The Mauritshuis, a Dutch 17th century city palace in The Hague, will reopen this week following a large scale renovation and extension designed by Hans van Heeswijk with servicing and fire engineering undertaken by Arup. Similar to Amsterdam's Rijksmuseum, which reopened after a ten year restoration and remodelling in 2013, the Mauritshuis Royal Picture Gallery exhibits one of the finest collections of Dutch Golden Age paintings including Johannes Vermeer's Girl With a Pearl Earring. Alongside a large scale renovation, Hans van Heeswijk have also extended the galleries with new exhibition spaces, an auditorium and educational spaces.
According to Arup, "leading elements in Hans van Heeswijks' architecture are light and transparency." Their aims from the outset of the project centred around protecting the existing building, its art collection, staff and visitors from fire, burglary, damage, as well as climate influences. The vast amount of these are "hidden from the eye, absorbed by the architecture of the monumental building." In order to find the best ways to integrate the technical equipment into the building, BIM (Building Information Modelling) was heavily employed in collaboration with the restoration architects.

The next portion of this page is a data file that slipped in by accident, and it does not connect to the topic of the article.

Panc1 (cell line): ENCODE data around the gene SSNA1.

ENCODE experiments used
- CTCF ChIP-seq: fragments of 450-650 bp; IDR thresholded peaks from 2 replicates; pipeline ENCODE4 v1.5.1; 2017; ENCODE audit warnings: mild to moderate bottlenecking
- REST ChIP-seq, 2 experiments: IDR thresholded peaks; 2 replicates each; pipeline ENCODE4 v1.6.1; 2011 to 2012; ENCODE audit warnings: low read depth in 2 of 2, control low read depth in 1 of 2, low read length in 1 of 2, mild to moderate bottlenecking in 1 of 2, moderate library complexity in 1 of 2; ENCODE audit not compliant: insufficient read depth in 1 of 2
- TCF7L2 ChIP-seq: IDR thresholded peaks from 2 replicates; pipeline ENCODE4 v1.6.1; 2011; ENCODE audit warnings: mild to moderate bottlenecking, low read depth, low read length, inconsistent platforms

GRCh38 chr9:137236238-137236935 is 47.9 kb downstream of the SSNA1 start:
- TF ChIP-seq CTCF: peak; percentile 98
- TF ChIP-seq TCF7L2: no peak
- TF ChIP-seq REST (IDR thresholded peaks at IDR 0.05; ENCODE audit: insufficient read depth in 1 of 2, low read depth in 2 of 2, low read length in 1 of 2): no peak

Willem-Alexander, King of the Netherlands, will open the remodelled Mauritshuis on the 27th June 2014. See a time-lapse of the construction process below: